Revisiting Evelyn Waugh’s ‘A Tourist in Africa’

Last Sunday afternoon I was at a loss about what I was going to do for this week’s Going Places. I had intended to write about a lounge and bar that I had read about in ‘Yummy’, the informative and well-illustrated ‘EatOut’ magazine. I had gone there at lunchtime.

Yes, the place had a varied offering of cocktails and wines, as the Yummy magazine reported, but the menu was unappetisingly well-thumbed and soiled; the service was inattentive and slow; the décor – much too sophisticated a word for this place – was cluttered and characterless. If I wrote about it at length, it would be almost wholly negative.

I don’t like to do that. In the early days of this column I wrote very critically of a hotel in Homa Bay that was run-down and almost empty of guests. I made some unkind joke about there being more life in the weaver birds’ nests outside than in the bar inside. After the publication on the Sunday, the manager was sacked on the following Tuesday. For me, it was a salutary lesson. I had to be more careful and considerate.

These days, if I don’t like a place, I don’t write about it. I assume that most readers are more interested in recommendations about places to visit than about places to avoid.

Anyway, my taste might not be your taste. In my very first Going Places – it must have been 26 or 27 years ago – I wrote about taking a friend out from the UK to Lake Magadi. It was one of my favourite days-out (and the road, then, had no potholes). Once beyond Corner Baridi and the Ngong Hills it was a wilderness, and the drive took you past Masai manyattas. About halfway you could – and still can – stop off for a tour of the fascinating and mysterious Olorgesailie prehistoric site.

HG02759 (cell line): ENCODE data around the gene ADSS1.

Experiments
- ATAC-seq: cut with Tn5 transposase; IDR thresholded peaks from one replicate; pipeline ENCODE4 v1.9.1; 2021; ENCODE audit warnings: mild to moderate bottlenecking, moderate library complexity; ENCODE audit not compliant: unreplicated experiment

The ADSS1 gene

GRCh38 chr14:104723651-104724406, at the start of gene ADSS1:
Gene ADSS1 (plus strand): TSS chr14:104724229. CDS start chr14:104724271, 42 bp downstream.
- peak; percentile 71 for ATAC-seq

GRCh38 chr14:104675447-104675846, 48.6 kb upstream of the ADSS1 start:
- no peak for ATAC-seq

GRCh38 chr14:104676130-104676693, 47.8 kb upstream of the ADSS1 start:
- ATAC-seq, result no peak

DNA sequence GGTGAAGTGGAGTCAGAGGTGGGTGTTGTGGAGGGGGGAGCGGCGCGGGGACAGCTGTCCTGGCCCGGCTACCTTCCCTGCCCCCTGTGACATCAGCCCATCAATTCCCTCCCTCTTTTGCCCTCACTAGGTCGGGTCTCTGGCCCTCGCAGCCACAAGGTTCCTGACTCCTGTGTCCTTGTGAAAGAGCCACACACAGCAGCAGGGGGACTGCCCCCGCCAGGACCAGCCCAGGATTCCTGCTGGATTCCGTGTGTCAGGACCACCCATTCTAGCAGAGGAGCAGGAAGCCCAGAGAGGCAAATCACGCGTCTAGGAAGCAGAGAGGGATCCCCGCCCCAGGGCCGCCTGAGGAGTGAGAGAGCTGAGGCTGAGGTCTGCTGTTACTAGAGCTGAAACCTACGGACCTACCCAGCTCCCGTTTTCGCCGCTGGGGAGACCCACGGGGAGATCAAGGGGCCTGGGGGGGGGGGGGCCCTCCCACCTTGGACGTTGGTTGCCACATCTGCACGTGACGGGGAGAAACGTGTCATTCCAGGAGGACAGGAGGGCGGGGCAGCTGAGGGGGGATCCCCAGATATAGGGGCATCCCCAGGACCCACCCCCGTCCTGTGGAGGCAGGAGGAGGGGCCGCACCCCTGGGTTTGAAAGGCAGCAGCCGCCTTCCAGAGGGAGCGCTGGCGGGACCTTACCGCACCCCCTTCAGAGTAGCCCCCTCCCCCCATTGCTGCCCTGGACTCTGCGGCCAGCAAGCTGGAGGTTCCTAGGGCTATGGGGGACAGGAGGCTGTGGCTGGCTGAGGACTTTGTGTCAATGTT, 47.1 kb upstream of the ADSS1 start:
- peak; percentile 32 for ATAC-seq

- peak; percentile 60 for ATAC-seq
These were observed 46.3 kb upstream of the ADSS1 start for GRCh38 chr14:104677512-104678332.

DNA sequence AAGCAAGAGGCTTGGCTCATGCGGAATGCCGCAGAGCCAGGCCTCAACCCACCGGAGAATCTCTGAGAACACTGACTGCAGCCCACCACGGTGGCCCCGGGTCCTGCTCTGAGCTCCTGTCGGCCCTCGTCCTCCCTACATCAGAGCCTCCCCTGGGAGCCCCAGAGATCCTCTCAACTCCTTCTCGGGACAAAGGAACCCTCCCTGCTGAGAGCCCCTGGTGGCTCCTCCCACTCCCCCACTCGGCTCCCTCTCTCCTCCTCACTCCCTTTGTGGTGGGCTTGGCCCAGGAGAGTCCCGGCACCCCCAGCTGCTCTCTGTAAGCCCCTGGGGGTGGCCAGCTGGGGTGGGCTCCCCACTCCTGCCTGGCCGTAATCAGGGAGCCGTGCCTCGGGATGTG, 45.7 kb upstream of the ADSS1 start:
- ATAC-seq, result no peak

I love the shimmer of the shallow salt lake at Magadi, the fringe of flamingos, the many other water birds, and the occasional wildebeest. On that occasion I had prepared a picnic we had under the semi-shade of a lone acacia tree. But I was taken aback when my friend asked, ‘Why have you brought me here?’ To him it was a bleak, desolate and, probably, eerie place. It was another salutary lesson for me, the budding travel writer.

So back to last Sunday… In the evening, I continued reading a book I bought a long time ago but one I had put aside because, when I first flicked through it, I was put off by some views and some words that seemed, to me, out-dated and unacceptable. But perhaps I have learnt that a writer, or anyone, should be judged by the standards of their time – and those who questioned the prevailing standards should be particularly appreciated.

The book is ‘A Tourist in Africa’ by Evelyn Waugh, novelist, travel writer, short story writer, journalist – regarded as one of the best British writers of the 20th century. ‘A Tourist in Africa’ was written in 1960 – only a few years before I also first came to Africa. It is a crafted diary of two months travelling around Kenya, Tanzania and Zimbabwe (then Southern Rhodesia, of course). Reading it properly, I have found it delightfully provocative and, often, insightful about the challenges East and Central Africa were facing at that time.

As I did when I first came to Kenya in 1967, Waugh came by sea – on the ‘Rhodesia Castle’ which he describes as ‘a clean, seaworthy, punctual ship with a swimming pool, cinema screen and all modern amenities’. He disliked travelling by air, which he found too fast and too cramped.

I can understand this. On a voyage you are not only more comfortable but also more aware of the changes along the way – changes in temperature, landscapes and cultures. You also, through chats with ‘old Africa hands’, learn a lot about the country you are travelling to – though you need to recognise ‘Fake News’!

This is what Waugh picked up on the voyage about Nairobi: ‘I was told Nairobi is now unfriendly, huge and infested by thieves; the carefree life of the Muthaiga Club is a memory; rather a scandalous one.’

Waugh must have given his ear to some Kenya Cowboys.

Once landed in Mombasa, he noted the ‘apartheid’ that had grown up between the pre-Independence administrators and the settlers. He makes this amusing comment: ‘There was then simply a division between two groups of Englishmen, one trying to run the country as a Montessori School, the other as a league of feudal estates.’

The bon viveur Waugh would have been more scathing than I could be about the ‘lounge’ I visited last Saturday. But he would appreciate the many high class restaurants and hotels that are now to be found in the city he failed to visit.

Published in Kenya’s Sunday Nation

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